Academic journal article Family Relations

The Role of Race/Ethnicity and Acculturation in the Functioning of Disadvantaged Mothers' Social Support Networks

Academic journal article Family Relations

The Role of Race/Ethnicity and Acculturation in the Functioning of Disadvantaged Mothers' Social Support Networks

Article excerpt

Informal support is important to the survival of low-income mothers and their children, particularly in the era of time-limited cash welfare (Edin & Lein, 1997; Harknett, 2006). Compared to their less fortunate counterparts, mothers who perceive access to basic necessities (e.g., child care, emotional support, transportation, emergency cash) have better physical and mental health (R. Turner & Turner, 1999) and report higher levels of material well-being (Henly, Danziger, & Offer, 2005), employment, and earnings (Harknett, 2006). Several studies have suggested that the children of mothers with high levels of social support also benefit, showing greater socioemotional adjustment and greater cognitive development than children with less support (Jackson Brooks-Gunn, Huang, & Glassman, 2000; Ryan, Kalil, & Leininger, 2009).

Whereas social support relates to improved family well-being, Stack's (1974) seminal ethnography of exchange in a midwestern, Black, poor community, along with more recent ethnographic findings (e.g., Dominguez, 2011), revealed strong norms of reciprocity that can be burdensome for low-income families. In an ethnography of Hispanic immigrant public housing residents in Boston, Dominguez and Watkins (2003) found that although low-income mothers often benefited from free child care and shared living expenses, family support was unbalanced, leading to conflict, frustration, and living arrangement dissolution. Although qualitative studies have examined the interplay between giving and receiving informal support, little quantitative work has done so. To address this gap in the literature, I used data from the Welfare, Children, & Families (WCF) study (Cherlin et al., 2003), a sample of disadvantaged mothers in inner city, high-poverty neighborhoods, to investigate support burden and access by (a) examining how excess network burden relates to perceived support and (b) considering how the relationship may differ by race, ethnicity, and acculturation.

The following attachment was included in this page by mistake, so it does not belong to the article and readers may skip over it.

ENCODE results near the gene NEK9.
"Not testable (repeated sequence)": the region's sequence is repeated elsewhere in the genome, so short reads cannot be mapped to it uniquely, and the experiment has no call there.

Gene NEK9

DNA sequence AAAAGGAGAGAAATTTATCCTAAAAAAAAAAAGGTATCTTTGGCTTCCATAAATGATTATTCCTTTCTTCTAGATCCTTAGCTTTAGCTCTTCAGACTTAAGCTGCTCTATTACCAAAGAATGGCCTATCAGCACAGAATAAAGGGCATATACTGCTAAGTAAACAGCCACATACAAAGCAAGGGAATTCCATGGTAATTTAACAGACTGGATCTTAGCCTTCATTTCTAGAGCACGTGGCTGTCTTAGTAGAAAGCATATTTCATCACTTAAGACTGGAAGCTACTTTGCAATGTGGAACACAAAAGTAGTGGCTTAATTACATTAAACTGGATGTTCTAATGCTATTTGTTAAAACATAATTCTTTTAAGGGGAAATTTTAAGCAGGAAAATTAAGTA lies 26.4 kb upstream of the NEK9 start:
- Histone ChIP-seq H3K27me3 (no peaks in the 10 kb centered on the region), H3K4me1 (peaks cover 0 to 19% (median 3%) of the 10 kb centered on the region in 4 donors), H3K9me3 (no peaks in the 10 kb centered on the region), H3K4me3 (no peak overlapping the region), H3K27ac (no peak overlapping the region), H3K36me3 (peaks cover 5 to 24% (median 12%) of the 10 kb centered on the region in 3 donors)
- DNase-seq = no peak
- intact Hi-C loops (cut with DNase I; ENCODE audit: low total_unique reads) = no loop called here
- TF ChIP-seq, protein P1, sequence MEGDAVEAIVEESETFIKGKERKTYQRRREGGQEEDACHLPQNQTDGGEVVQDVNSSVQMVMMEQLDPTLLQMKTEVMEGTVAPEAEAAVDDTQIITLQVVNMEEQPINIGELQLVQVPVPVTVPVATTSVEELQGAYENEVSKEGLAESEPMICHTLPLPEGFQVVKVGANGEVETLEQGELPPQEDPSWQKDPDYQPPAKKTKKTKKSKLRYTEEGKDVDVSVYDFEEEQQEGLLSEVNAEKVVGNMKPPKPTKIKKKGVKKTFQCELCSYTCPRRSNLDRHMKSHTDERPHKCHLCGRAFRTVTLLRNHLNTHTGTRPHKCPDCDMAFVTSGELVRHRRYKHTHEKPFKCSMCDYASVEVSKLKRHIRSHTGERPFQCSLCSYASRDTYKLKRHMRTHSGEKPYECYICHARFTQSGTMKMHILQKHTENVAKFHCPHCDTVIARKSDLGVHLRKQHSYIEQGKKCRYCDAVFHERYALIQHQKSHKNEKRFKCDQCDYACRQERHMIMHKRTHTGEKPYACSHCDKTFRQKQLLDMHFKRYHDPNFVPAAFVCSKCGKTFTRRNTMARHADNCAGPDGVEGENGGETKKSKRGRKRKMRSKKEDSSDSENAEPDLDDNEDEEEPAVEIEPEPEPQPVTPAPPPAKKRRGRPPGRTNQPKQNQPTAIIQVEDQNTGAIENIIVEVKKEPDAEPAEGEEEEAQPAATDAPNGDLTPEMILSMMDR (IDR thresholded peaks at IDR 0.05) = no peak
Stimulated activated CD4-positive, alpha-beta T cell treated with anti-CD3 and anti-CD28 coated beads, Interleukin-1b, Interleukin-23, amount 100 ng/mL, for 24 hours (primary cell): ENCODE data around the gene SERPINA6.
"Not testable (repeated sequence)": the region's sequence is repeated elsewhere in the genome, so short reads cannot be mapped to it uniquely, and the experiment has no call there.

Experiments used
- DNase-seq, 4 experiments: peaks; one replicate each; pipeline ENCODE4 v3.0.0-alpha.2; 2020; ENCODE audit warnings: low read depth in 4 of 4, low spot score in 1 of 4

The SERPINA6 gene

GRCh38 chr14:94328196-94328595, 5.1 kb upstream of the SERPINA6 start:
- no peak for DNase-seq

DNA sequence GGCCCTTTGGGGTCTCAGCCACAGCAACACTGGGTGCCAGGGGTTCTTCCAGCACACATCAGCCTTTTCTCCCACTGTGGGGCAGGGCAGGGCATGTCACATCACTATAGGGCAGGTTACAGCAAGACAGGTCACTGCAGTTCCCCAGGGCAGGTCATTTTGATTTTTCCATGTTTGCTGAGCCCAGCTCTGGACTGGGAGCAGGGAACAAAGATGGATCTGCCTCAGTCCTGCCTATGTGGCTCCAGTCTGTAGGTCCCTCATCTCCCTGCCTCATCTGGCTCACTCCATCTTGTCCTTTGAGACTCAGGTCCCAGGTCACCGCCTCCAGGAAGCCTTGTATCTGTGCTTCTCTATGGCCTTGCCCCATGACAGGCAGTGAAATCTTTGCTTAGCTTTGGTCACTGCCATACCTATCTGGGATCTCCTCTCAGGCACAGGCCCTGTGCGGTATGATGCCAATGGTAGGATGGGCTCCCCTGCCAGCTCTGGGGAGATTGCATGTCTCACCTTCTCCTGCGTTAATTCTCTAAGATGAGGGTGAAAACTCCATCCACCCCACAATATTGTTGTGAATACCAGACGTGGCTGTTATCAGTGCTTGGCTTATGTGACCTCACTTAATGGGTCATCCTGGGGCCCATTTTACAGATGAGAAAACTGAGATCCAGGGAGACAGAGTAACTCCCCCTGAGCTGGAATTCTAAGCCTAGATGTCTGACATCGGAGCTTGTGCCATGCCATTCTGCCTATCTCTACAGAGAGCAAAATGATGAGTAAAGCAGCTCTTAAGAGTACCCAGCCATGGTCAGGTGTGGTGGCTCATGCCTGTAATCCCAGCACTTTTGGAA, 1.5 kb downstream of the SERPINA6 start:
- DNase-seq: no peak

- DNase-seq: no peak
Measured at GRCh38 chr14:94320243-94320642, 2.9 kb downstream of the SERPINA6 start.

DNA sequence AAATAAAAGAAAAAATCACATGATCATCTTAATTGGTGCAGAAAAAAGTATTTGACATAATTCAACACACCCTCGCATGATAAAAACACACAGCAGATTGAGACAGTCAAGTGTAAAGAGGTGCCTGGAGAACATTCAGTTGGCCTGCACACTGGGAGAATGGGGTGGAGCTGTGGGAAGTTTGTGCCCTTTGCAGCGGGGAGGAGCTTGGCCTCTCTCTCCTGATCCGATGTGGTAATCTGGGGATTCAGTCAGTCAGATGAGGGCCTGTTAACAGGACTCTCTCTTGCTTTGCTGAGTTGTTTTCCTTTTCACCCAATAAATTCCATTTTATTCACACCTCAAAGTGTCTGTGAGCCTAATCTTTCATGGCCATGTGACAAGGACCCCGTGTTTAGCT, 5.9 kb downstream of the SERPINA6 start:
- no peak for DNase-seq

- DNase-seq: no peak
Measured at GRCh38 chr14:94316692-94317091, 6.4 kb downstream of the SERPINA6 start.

Conceptual Framework

Extensive empirical work over the past 30 years has recognized social capital as a critical component to individual and community success and well-being (Coleman, 1988). As a concept that embodies the nature, structure, and resources of social relationships and social support at individual, family, and community levels, social capital serves as a conceptual framework in this study through its components of support burden and support access. I used Bourdieu's (1986) definition of social capital: "the aggregate of the actual or potential resources which are linked to possession of a durable network of more or less institutionalized relationships of mutual acquaintance or recognition" (p. 248). This definition identifies two dimensions of social capital: (a) the social relationship that allows people to go to their network members and request assistance and (b) the amount and quality of available resources (Portes, 1998).

Although social capital can be potentially valuable, it also yields social costs, particularly in resource-scarce environments (Belle, 1983). Offer (2012) suggested that in low-income networks the obligation of reciprocity can lead to "social fragmentation" or network-imposed exclusion and self-imposed network withdrawal. The theory of reciprocity suggests that sustainable relationships require a level of equilibrium such that neither party feels exploited (Portes, 1998). In addition, the rationale for reciprocal behavior follows a normative or utilitarian approach. Under the normative approach, mothers participate in informal networks because reciprocity is a moral norm; people should help each other because it is the right thing to do (Gouldner, 1960). Alternatively, under the utilitarian approach, mothers act in their self-interest in order to maximize profit; people should help each other because they will be more than compensated in the future (Blau, 1986). Although both approaches recognize the importance of reciprocity for functional social ties and social systems, the normative approach is more forgiving such that reciprocation may not be source specific or immediate. …

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